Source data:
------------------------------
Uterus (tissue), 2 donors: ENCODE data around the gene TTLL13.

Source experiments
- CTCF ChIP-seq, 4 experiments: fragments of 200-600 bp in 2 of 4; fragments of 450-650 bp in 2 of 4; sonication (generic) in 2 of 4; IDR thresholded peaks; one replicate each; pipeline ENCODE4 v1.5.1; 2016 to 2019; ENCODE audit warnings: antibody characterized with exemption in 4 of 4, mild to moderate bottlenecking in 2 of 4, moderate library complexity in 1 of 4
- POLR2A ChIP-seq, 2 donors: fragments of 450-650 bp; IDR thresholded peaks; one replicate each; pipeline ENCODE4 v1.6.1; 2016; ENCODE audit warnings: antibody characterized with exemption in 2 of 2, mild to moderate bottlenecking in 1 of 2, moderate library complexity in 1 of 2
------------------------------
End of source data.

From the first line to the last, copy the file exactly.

Uterus (tissue), 2 donors: ENCODE data around the gene TTLL13.

Source experiments
- CTCF ChIP-seq, 4 experiments: fragments of 200-600 bp in 2 of 4; fragments of 450-650 bp in 2 of 4; sonication (generic) in 2 of 4; IDR thresholded peaks; one replicate each; pipeline ENCODE4 v1.5.1; 2016 to 2019; ENCODE audit warnings: antibody characterized with exemption in 4 of 4, mild to moderate bottlenecking in 2 of 4, moderate library complexity in 1 of 4
- POLR2A ChIP-seq, 2 donors: fragments of 450-650 bp; IDR thresholded peaks; one replicate each; pipeline ENCODE4 v1.6.1; 2016; ENCODE audit warnings: antibody characterized with exemption in 2 of 2, mild to moderate bottlenecking in 1 of 2, moderate library complexity in 1 of 2